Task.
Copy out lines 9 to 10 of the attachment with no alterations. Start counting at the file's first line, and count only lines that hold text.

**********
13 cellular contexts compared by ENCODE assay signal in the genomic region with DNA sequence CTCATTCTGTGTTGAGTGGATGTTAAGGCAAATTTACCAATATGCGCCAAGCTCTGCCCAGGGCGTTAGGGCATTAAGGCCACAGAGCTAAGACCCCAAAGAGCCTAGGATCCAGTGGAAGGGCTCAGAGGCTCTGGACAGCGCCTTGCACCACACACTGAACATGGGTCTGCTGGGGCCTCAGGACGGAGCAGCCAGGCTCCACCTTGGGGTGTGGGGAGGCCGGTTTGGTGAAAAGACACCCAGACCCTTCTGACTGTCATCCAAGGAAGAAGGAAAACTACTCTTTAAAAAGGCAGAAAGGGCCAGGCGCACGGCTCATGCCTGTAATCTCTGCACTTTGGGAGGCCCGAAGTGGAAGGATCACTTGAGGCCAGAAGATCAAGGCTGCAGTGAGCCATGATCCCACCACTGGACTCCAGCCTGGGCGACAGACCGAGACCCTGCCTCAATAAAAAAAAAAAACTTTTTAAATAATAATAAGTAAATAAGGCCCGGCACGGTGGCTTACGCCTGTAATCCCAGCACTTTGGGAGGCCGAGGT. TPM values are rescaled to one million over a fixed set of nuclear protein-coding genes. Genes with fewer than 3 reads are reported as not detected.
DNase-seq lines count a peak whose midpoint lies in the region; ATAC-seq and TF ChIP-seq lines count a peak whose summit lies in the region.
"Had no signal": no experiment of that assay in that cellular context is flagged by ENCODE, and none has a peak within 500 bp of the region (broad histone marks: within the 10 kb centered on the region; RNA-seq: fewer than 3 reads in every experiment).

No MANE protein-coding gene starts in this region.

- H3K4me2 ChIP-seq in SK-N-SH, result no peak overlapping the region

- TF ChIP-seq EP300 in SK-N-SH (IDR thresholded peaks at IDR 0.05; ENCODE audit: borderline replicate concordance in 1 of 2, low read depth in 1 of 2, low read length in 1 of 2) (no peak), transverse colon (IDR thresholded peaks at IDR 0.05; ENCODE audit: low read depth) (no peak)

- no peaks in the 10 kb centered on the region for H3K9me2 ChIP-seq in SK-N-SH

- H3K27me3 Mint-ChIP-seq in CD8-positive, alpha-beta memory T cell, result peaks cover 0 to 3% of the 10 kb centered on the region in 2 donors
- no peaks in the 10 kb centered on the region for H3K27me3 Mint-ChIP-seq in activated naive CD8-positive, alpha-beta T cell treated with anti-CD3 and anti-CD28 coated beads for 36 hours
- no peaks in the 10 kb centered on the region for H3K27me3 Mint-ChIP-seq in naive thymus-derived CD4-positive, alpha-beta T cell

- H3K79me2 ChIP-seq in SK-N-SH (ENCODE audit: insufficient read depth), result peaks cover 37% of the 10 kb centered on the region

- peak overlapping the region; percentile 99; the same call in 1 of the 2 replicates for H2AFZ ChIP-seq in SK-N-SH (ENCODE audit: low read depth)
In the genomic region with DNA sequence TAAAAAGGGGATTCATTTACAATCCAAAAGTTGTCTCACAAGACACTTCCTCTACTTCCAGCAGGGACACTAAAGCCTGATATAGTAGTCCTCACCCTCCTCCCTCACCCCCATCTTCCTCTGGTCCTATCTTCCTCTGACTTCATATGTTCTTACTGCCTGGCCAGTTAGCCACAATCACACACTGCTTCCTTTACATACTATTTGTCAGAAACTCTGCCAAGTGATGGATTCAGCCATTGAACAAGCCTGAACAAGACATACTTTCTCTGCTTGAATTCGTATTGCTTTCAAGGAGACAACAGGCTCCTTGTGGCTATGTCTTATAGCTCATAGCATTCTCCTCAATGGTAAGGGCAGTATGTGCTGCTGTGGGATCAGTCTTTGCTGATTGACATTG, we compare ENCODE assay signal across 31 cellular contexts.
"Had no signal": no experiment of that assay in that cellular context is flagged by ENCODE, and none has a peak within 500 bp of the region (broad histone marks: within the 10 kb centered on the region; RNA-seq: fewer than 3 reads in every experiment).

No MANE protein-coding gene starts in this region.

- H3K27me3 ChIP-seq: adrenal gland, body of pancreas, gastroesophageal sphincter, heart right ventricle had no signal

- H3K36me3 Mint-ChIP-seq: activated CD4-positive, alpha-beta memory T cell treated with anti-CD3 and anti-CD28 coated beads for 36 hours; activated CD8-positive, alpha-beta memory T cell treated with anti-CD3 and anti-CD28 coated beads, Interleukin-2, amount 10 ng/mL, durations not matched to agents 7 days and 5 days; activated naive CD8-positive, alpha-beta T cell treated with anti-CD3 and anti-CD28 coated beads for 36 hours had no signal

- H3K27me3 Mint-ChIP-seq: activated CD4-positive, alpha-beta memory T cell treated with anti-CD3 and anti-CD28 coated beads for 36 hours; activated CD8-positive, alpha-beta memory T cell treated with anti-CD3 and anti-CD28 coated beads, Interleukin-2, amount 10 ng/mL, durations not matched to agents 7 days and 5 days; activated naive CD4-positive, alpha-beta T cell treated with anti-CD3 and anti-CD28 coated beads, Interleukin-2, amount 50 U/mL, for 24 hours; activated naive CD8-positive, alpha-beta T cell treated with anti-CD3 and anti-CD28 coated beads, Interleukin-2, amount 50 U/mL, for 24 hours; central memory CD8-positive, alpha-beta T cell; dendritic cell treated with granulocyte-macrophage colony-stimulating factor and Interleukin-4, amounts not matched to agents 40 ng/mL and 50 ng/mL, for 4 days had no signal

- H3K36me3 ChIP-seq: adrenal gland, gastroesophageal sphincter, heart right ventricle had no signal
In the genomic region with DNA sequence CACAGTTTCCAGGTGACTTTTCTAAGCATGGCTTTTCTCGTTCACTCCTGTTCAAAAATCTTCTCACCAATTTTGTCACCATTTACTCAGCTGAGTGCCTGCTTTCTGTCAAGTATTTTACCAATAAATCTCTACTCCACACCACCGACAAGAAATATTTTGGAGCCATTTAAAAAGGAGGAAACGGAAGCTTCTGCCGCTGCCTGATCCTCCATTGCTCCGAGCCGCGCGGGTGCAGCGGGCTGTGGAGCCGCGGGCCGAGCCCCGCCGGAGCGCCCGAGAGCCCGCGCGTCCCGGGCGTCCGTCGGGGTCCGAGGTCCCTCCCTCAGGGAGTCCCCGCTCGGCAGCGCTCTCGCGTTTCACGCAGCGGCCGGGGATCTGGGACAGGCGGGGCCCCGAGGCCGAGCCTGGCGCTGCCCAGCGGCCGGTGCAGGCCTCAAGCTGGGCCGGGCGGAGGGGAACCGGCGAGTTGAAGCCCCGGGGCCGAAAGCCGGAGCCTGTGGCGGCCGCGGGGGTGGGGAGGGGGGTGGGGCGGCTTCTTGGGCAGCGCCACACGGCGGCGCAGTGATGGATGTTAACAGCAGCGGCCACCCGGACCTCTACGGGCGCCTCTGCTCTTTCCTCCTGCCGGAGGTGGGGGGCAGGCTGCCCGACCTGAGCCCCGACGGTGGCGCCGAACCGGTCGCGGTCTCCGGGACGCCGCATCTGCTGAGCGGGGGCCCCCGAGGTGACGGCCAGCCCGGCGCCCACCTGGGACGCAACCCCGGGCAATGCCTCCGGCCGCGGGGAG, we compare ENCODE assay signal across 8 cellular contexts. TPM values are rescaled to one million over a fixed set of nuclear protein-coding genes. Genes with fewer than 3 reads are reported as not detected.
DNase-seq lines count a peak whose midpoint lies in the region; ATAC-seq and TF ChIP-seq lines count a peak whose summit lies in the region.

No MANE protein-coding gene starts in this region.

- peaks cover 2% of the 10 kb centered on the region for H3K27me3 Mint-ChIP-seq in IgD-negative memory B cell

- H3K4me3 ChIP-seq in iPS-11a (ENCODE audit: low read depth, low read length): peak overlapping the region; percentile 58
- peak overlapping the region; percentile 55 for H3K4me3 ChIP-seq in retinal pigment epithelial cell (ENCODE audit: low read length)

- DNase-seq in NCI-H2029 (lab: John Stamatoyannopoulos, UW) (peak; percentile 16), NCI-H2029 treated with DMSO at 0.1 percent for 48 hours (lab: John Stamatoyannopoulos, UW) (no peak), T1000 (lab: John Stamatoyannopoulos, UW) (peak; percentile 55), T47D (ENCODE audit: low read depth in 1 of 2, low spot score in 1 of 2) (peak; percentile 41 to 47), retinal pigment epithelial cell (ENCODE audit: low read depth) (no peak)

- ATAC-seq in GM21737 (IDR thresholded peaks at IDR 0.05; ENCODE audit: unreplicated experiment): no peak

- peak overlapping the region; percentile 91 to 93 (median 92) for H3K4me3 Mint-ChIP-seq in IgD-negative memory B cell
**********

- no peaks in the 10 kb centered on the region for H3K27me3 Mint-ChIP-seq in activated naive CD8-positive, alpha-beta T cell treated with anti-CD3 and anti-CD28 coated beads for 36 hours
- no peaks in the 10 kb centered on the region for H3K27me3 Mint-ChIP-seq in naive thymus-derived CD4-positive, alpha-beta T cell